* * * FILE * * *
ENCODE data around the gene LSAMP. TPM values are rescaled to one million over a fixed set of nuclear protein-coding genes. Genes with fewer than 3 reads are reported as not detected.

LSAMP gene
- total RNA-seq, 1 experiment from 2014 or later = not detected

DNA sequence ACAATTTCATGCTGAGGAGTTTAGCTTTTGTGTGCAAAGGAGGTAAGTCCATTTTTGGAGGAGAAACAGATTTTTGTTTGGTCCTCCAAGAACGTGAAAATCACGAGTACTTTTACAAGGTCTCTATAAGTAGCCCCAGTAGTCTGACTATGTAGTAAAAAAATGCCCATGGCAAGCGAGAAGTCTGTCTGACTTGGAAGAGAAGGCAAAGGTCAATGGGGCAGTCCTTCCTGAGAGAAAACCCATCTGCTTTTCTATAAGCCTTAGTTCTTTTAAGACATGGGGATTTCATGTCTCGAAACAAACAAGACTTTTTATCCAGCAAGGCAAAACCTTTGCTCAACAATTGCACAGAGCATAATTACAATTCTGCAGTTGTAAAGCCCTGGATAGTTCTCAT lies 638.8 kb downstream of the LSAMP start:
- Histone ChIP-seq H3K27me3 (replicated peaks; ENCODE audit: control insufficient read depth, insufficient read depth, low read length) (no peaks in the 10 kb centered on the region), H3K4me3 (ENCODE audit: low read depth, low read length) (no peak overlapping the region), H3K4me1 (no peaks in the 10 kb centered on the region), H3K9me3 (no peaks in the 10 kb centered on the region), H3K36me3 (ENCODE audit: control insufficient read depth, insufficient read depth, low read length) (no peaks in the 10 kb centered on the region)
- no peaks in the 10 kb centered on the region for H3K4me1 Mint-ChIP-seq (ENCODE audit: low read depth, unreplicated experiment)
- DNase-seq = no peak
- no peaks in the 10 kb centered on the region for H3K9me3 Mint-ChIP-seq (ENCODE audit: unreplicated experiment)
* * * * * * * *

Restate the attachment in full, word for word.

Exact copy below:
ENCODE data around the gene LSAMP. TPM values are rescaled to one million over a fixed set of nuclear protein-coding genes. Genes with fewer than 3 reads are reported as not detected.

LSAMP gene
- total RNA-seq, 1 experiment from 2014 or later = not detected

DNA sequence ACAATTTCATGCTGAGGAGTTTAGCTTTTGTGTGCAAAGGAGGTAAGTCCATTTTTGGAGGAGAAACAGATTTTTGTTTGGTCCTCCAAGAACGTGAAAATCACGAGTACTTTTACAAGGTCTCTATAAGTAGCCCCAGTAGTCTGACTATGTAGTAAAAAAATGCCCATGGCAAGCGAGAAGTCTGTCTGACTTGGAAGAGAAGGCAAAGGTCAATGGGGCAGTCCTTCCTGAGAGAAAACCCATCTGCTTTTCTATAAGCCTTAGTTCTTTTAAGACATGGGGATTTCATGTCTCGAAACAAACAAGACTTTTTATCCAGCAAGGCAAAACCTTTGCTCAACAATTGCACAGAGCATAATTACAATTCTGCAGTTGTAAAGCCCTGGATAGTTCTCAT lies 638.8 kb downstream of the LSAMP start:
- Histone ChIP-seq H3K27me3 (replicated peaks; ENCODE audit: control insufficient read depth, insufficient read depth, low read length) (no peaks in the 10 kb centered on the region), H3K4me3 (ENCODE audit: low read depth, low read length) (no peak overlapping the region), H3K4me1 (no peaks in the 10 kb centered on the region), H3K9me3 (no peaks in the 10 kb centered on the region), H3K36me3 (ENCODE audit: control insufficient read depth, insufficient read depth, low read length) (no peaks in the 10 kb centered on the region)
- no peaks in the 10 kb centered on the region for H3K4me1 Mint-ChIP-seq (ENCODE audit: low read depth, unreplicated experiment)
- DNase-seq = no peak
- no peaks in the 10 kb centered on the region for H3K9me3 Mint-ChIP-seq (ENCODE audit: unreplicated experiment)